My heart has been telling me lately that I am living without margin-with a diminished capacity to be functional, to take whatever comes in stride.

And it turns out by some crazy logic that this feeling of never having enough time to get everything done is a result of mismanaged priorities. (Yeah, not really so crazy, eh?) Because in truth, my priorities determine how much I can get done in the time I have. Stated another way,
Priorities determine Capacity
I pause here for a moment to consider my big rocks, my priorities:
  • God
  • my husband
  • Boo
  • Rooster
  • Lulu (each gets their own big rock)
  • Writing
  • Housework (as much as it pains me to admit it)

It turns out all these big rocks are relational. Writing is my way to invest in others' relationship with God. Housework is my way to create a haven, to improve the life of those who live in and visit my home.

So if I want my capacity for tending to each of these big rocks to be as large as possible, here is the how-to.

The truth is, humans are designed to build our lives around the biggest priority of all.

"For who is the Rock except our God?" Psalm 18:31

The Bible's term for priority = SEEK.
  • "God, I earnestly seek you; I thirst for you." Psalm 63:1
  • "I seek you with all my heart; do not let me stray." Psalm 119:10
  • "Seek first God's kingdom." Matthew 6:33
  • "Your [God's] will be done." Matthew 6:10

When God is first it helps me set every other priority in its proper place.

So... if my number one priority this year is to DRINK from the well of God's words, then my task is to examine each day and ask myself:
How will I drink today?
This message stands as one more confirmation that as I prioritize drinking from the well, the me-time and the housework will fit in and not weigh so heavily on my soul.

Saturday, February 5, 2011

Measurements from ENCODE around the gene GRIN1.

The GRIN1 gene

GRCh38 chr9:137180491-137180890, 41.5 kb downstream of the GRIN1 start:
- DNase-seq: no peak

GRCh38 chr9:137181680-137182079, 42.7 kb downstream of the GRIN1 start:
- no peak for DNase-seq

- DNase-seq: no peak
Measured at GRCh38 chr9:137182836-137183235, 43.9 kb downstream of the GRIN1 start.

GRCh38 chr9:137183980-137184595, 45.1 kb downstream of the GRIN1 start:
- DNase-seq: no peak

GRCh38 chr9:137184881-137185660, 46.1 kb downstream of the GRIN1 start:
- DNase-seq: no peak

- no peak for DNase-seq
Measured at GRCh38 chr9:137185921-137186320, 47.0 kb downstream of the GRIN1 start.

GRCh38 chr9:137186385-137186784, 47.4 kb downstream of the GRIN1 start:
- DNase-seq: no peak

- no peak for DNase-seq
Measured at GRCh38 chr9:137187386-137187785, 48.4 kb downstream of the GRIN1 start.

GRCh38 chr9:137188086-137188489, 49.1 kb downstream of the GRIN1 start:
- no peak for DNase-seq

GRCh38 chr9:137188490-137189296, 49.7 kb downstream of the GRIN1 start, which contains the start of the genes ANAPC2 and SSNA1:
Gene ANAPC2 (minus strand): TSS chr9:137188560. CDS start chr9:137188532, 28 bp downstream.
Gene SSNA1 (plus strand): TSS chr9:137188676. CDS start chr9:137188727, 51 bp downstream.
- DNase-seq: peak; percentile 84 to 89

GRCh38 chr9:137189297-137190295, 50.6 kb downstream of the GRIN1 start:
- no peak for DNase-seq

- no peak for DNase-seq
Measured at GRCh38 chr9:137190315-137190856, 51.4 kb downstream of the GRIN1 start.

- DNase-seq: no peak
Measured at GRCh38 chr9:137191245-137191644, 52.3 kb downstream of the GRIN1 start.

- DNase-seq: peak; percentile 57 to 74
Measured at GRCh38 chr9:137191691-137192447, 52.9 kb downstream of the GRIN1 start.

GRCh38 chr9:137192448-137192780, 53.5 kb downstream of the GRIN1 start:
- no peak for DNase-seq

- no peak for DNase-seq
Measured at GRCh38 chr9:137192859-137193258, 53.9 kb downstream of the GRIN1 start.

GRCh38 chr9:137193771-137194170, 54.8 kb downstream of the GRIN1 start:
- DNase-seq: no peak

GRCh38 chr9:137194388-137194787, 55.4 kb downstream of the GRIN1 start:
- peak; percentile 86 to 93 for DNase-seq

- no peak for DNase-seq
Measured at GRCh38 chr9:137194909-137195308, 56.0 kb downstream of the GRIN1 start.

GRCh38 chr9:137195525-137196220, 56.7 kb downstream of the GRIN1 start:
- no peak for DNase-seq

Building a Boat

I never run out of amazement at the speed of time, and how quickly it slips out of my grasp, despite my best intentions.

We now have five weeks of the year under our belts, and so far I have done lots of talking about my writing goals for this year, but zero actual work in that direction.

For the record, my stated goal for the year is to take a book proposal to She Speaks 2011, in July.

Visiting family, spring cleaning, family birthdays every weekend, sickness, and even a Central Texas snow day all count as valid reasons why I have yet to start, but they feel more like excuses.

It could also be that I am afraid of success; unsure how to exactly proceed; or uneasy because I am so all-or-nothing that I don't know how best to navigate the balance between my roles as mom, artist, and ministry professional.

Today, I finally broke free of the excuses as my lovely hubby shut me in my room with a laptop, a kitty, and a thermos of coffee; and proposed to manage the household so I could begin chipping away at my book proposal. I am just now wrapping up five hours of me-time nirvana.

Have you ever written a book proposal? I believe that by the time I have thoroughly written mine, I will have learned as much as I ever did in a college course.

The only way to get across what seems today like an ocean standing between me and publication, is to sail a boat across it. I think of this proposal as my boat.

First I need to learn how to build a boat.
And get supplies to build it.
And actually build it.

Eventually, I will cross this ocean.

And today, I have taken some important first steps. Progress feels good.